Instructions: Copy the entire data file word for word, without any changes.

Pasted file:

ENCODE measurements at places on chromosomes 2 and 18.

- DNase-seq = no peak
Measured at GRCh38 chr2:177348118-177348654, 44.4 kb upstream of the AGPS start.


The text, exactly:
ENCODE measurements at places on chromosomes 2 and 18.

- DNase-seq = no peak
Measured at GRCh38 chr2:177348118-177348654, 44.4 kb upstream of the AGPS start.